(PRESS RELEASE) An Alaska Superior Court has extended the Temporary Restraining Order which temporarily blocks a harmful regulation that could severely restrict abortion access for low-income women.
“This decision ensures that Alaskan women facing difficult economic circumstances will not have crucial insurance coverage taken away if they need to end a pregnancy,” said Janet Crepps, senior counsel with the Center for Reproductive Rights. “The Alaska state constitution protects women against discrimination in the provision of insurance coverage for the full range of reproductive health care, and we will continue to defend this right against those who seek to take it away.”
The regulation is blocked at least until a trial on the merits, which is currently scheduled for late April.
“We’re extremely pleased that the judge understood the impact this regulation would have on low-income women,” said Chris Charbonneau, CEO of Planned Parenthood of the Great Northwest. “This win is a critical step in the legal challenge. Planned Parenthood will continue this fight until the regulation is permanently blocked.”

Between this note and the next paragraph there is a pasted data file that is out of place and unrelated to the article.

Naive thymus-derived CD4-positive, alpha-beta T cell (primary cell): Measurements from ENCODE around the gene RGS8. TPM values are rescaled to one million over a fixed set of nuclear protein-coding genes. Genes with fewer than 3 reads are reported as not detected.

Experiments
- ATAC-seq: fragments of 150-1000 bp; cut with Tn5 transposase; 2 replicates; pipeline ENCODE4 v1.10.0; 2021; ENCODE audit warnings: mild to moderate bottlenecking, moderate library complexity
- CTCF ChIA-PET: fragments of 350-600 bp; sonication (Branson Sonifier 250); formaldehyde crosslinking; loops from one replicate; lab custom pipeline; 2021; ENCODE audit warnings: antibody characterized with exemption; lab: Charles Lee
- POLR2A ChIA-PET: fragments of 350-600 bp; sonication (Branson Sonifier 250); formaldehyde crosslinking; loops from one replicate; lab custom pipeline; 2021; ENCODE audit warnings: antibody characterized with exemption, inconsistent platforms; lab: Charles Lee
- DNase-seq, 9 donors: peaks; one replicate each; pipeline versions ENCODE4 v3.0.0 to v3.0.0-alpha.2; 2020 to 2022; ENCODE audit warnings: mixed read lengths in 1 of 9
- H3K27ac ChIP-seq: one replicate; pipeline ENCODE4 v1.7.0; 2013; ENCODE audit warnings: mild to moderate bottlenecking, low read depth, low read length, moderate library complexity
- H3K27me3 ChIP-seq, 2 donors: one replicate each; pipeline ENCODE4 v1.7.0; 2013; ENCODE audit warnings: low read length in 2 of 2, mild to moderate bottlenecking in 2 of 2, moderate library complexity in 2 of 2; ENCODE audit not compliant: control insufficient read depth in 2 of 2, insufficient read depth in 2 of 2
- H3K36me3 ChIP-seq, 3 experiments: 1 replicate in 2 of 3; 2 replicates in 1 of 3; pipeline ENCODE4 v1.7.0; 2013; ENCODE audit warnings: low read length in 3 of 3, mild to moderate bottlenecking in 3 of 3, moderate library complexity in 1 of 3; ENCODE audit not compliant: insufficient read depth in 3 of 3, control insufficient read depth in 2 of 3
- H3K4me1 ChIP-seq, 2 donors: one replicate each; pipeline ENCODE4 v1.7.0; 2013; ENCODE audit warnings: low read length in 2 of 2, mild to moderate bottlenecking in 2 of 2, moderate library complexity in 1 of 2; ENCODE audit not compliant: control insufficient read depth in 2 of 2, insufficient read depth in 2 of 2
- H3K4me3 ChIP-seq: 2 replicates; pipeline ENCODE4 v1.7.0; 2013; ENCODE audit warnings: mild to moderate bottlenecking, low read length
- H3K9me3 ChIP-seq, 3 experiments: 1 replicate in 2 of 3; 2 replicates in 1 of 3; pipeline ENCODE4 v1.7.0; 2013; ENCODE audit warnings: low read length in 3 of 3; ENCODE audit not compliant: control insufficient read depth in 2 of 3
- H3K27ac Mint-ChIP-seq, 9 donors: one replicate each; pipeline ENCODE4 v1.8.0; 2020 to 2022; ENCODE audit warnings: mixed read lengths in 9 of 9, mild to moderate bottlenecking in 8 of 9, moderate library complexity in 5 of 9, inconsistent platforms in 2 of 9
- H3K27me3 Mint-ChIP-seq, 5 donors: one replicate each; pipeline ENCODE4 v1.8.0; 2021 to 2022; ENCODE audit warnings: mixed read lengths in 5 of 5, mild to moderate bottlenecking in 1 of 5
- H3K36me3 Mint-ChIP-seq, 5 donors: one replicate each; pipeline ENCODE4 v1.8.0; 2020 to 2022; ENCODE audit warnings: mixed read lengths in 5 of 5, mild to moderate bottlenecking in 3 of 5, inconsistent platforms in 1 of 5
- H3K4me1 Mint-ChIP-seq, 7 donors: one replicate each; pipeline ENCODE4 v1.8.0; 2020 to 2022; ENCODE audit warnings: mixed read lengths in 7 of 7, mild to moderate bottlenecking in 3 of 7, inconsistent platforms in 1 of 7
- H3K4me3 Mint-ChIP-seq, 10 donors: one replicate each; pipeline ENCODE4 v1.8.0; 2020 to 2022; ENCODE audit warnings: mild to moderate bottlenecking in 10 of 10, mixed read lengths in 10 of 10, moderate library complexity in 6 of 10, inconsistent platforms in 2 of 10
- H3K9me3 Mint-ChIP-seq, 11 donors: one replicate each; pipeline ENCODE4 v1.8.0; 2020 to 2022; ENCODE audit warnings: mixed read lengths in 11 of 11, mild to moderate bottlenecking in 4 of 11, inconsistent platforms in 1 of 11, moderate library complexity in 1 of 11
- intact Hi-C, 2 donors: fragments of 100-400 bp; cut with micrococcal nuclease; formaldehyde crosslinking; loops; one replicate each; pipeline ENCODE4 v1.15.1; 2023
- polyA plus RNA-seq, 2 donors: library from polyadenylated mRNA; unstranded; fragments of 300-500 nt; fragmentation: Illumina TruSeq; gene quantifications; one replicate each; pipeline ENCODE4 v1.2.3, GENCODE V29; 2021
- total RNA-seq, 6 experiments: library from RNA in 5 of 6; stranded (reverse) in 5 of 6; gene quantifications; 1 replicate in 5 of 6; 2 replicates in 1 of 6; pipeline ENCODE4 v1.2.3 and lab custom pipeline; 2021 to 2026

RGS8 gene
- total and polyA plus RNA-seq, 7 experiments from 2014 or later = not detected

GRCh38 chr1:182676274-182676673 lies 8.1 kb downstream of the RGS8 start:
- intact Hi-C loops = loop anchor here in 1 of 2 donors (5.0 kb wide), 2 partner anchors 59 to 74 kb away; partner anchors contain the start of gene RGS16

The regulation seeks to circumvent a 2001 decision by the Alaska Supreme Court that the state cannot discriminate in the provision of services under the Medicaid program, and must cover abortions determined to be medically necessary by a woman’s physician.
“Politicians should never treat medical coverage, including abortion coverage, like a game of keep-away,” said Brigitte Amiri, senior staff attorney with the ACLU Reproductive Freedom Project. “We should use the resources we have to get women the health care they need.”
Planned Parenthood of the Great Northwest (PPGNW) is represented by the Center for Reproductive Rights, the American Civil Liberties Union (ACLU), the ACLU of Alaska, Planned Parenthood Federation of America, and Susan Orlansky of Anchorage.